Van Gogh Alive is a multi-sensory experience that takes visitors on a journey from the Netherlands to France, via the incredible artwork by the famous artist. On in Kensington Gardens until Sunday 26 September 2021.
Sitting next to The Albert Memorial opposite the Royal Albert Hall is an unassuming semi-permanent gazebo which, at first glance, seems to be a café. However, the temporary addition to Kensington Gardens is in fact home to Van Gogh Alive, the world’s most visited immersive multi-sensory experience.
A young couple exited as I arrived, agreeing: “That was incredible”. As a long-time Van Gogh fan, I was already looking forward to visiting, but hearing so many visitors chatting about how much they enjoyed it only made me more excited.
What to expect
The experience begins in the lobby, where there are several plaques providing a brief history of Van Gogh’s life, details about how the experience is structured, plus in-depth information about some key artworks within the context of the artist’s life. Then visitors pass a photo op – a life-sized recreation of Vincent’s Bedroom in Arles – before the darkened corridor leads you towards the entrance. Then the fun really begins.
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Within one large room, divided by floor to ceiling projections, is an incredible patchwork of the artist’s work. A powerful classical score accompanies the display, including the likes of Vivaldi, Bach and Shubert. Visitors see over 3000 images during the 45 minute show, including some lesser-known pieces and letters. The website states ‘Van Gogh Alive gives visitors the unique opportunity to immerse themselves into Van Gogh’s artistry and truly venture into his world,’ which is exactly the case. Standing or sitting amongst the vast screens, the masterpieces absorb you.
How is it structured?
There are five movements, each demonstrating a style and tone that reflects the emotional state of the troubled artist. Following a series of introductory self-portraits, the first movement is stylistically dark: landscapes, people and still life in subdued, earthy tones mark Van Gogh’s time in his homeland, the Netherlands.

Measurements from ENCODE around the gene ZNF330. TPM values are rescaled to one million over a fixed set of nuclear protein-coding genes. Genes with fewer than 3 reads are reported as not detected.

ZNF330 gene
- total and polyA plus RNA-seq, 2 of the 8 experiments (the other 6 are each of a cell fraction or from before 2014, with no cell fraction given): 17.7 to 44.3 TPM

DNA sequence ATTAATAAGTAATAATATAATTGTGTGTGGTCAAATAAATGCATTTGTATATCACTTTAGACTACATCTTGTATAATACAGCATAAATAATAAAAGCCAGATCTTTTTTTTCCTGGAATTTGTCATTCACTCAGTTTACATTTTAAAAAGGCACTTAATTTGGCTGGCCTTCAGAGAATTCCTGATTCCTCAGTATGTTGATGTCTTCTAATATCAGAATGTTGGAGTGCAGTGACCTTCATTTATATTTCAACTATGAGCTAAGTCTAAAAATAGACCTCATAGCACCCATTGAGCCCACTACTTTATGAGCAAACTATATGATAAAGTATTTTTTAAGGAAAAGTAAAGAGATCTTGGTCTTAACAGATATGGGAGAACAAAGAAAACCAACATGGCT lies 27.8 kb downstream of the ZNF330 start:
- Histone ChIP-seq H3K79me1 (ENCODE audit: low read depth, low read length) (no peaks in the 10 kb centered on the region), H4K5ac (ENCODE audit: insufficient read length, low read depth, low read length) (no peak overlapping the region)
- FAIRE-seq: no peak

Movement two marks a clear change when the energy of impressionist painters inspired the artist. He developed a much brighter palette, painting beautiful flowers, gardens and fruit bowls. Next, to Arles. Perhaps the happiest time in the artist’s life, this movement begins with his infamous Sunflowers series. Also played out within this movement is Van Gogh’s spiral into mental illness. Vincent’s Bedroom in Arles marks a particular turning point in his emotional stability.
Movement four details his time in the Saint-Rémy asylum following his voluntary commitment. Teetering between crisis and control, tortured and peaceful landscapes feature culminating in the glimmer of hope that is Starry Night. The finale explores a broad range of landscapes Auvers-sur-Oise. His haunting final works includes arguably his most evocative piece Wheat Field with Crows. Coming full circle, the show ends with a series of brooding self-portraits spanning the artist’s career.
Once the show has finished, you can stay to watch it again or exit via the sunflower infinity room. A Yayoi Kusama-style infinity room, with mirrored walls and ceiling, filled with sunflowers for an optical illusion and an Insta-worthy shot.
The experience is on in Kensington Gardens, next to The Albert Memorial, until Sunday 26 September 2021. Pre-booking is required and tickets can be purchased at www.vangoghaliveuk.com. Guests are allowed to take photos and videos.
There is no cloakroom so we recommend only taking small bags inside the venue. The venue is wheelchair and stroller friendly.
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